“You can never have too much training,” said Senior Patrol Officer David Brogger, spokesman for the Victoria Police Department. “This is a rare opportunity.”
In fact, ATF Special Agent David Taylor, who organized the two-day educational event, said it had been at least 10 years since Crossroads authorities were given a similar opportunity.
Clunk. Cloud of dust. Cobwebs stretch between the dusty, oversized door and the heavy iron door knocker as an actor in a spooky film prepares to enter the haunted mansion.
Clunk. Dust. Pause. Clunk. Dust. Cough.
The door creeps open with long, drawn-out squeaks and creaks. Imagine the organ music that erupts abruptly and loudly: da! da! da! na na na na na! It’s one of the most famous pieces of organ music, and it’s commonly associated with anything eerie, horrific or villainous in popular culture.
“The Bach Influence” opened with this work, “Toccata in D minor,” BWV 565, by Johann Sebastian Bach at First United Methodist Church Thursday during the Victoria Bach Festival. Internationally-renowned organist Renée Anne Louprette played the piece on the enormous organ in the loft overlooking the guest-filled pews. More than 125 people attended the performance.
The Visser-Rowland organ was built in 1986 and has 1,546 individual pipes ranging from 1 foot to 16 feet tall, said Ashley Hunter, music director for the Methodist church. Three keyboards, a pedal board and 32 ranks, which are associated with the number of sound choices, keep the organist busy. “This is quite a large instrument for Victoria” and certainly one of the largest in the Crossroads, she continued.
Hunter began playing the piano at age 7 but called herself a beginner at the organ because the two keyboard instruments are very different. Her husband, Glenn Hunter, music director for the Cathedral of Our Lady of Victory, has played the organ since about age 13. He plays during the Catholic Masses on weekends.
“The piano helps with the fingers, but when you throw the feet in, it’s a whole different ball game,” Hunter said of playing the piano versus the organ.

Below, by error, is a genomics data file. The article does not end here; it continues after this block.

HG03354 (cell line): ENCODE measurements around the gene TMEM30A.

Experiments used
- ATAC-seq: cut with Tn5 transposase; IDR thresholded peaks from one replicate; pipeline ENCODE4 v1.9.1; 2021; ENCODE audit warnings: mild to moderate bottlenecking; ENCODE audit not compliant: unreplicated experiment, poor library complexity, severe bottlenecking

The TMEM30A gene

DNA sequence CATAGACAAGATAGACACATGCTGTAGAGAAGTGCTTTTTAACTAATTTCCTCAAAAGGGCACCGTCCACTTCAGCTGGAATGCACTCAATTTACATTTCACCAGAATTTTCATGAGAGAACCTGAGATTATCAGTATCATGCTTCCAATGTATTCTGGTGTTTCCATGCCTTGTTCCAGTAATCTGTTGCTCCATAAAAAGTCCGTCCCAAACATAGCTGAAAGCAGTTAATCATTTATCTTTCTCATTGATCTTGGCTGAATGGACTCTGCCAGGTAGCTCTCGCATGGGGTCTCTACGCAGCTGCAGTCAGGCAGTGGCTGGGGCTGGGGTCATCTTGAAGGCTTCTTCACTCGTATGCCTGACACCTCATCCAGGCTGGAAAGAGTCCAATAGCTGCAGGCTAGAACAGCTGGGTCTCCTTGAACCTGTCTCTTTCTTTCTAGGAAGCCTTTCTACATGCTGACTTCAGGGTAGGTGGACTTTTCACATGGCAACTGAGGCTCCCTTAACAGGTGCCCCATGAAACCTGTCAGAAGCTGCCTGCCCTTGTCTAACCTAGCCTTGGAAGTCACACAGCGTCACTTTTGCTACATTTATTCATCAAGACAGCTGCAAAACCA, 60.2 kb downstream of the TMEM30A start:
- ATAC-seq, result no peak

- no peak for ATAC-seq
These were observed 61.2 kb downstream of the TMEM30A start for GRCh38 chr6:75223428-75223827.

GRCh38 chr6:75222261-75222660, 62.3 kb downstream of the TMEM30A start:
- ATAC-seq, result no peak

The first half of the concert focused on the styles Bach drew upon for his compositions, and the second half concentrated on the composers influenced by Bach.
Louprette played the organ in the loft above and behind the guests, so a screen was erected at the front of the church that allowed the audience to see what was happening upstairs in real time. Toward the beginning of the program, Louprette, with microphone in hand, provided insight into the program from the balcony’s edge. Between some works, she rose from her organ bench and bowed to guests below as they applauded.
“First of all, I like her connections with the talk at the beginning,” Hunter said. “The newer songs really did feed off what Bach did, and I think she did a really good job of picking pieces that complemented each other.”
Louprette played eight selections. Following the familiar “Toccata in D minor,” she played Bach’s trio super “Herr Jesu Christ, dich zu uns wend,” BWV 655a, a difficult organ piece requiring the right and left hands and the feet to work in complex ways to create a “great sound,” Hunter said. Bach’s “Aus tiefer Not, schrei ich zu dir,” BWV 686, which translates to “Out of the depths have I cried unto Thee,” a hymn of penance based on Psalm 130, also was part of the program. The masterwork weaves six different voices into each theme of the tune, four in the keyboards and two in the pedal.
Suzanne LaBrecque, a Victoria Bach Festival board member, first heard Louprette play at the Victoria festival in 2017. On a trip to New York City the next year, she visited Trinity Church and happened upon an organ recital being performed in the loft. The organist was Louprette. The New York Times has called her “one of New York’s finest organists.”
“I’m a big fan,” LaBrecque said. “Her music lifts you up and takes you to new and beautiful places.”
In addition to the chance encounter in New York, LaBrecque has enjoyed three live concerts performed by Louprette at the Victoria Bach Festival since 2017.